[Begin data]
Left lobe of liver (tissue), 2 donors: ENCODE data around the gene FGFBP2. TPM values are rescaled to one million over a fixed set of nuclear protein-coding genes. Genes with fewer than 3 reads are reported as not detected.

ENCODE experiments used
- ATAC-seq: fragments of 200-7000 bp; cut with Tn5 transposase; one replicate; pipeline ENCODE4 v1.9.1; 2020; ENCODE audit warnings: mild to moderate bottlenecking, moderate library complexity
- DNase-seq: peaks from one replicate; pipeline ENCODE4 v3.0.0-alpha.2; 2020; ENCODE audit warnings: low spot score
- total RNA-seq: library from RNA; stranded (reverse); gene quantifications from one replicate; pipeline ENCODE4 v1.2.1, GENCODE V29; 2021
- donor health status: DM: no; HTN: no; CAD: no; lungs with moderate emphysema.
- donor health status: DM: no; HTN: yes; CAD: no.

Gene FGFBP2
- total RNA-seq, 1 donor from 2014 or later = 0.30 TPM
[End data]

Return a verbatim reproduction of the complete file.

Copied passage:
Left lobe of liver (tissue), 2 donors: ENCODE data around the gene FGFBP2. TPM values are rescaled to one million over a fixed set of nuclear protein-coding genes. Genes with fewer than 3 reads are reported as not detected.

ENCODE experiments used
- ATAC-seq: fragments of 200-7000 bp; cut with Tn5 transposase; one replicate; pipeline ENCODE4 v1.9.1; 2020; ENCODE audit warnings: mild to moderate bottlenecking, moderate library complexity
- DNase-seq: peaks from one replicate; pipeline ENCODE4 v3.0.0-alpha.2; 2020; ENCODE audit warnings: low spot score
- total RNA-seq: library from RNA; stranded (reverse); gene quantifications from one replicate; pipeline ENCODE4 v1.2.1, GENCODE V29; 2021
- donor health status: DM: no; HTN: no; CAD: no; lungs with moderate emphysema.
- donor health status: DM: no; HTN: yes; CAD: no.

Gene FGFBP2
- total RNA-seq, 1 donor from 2014 or later = 0.30 TPM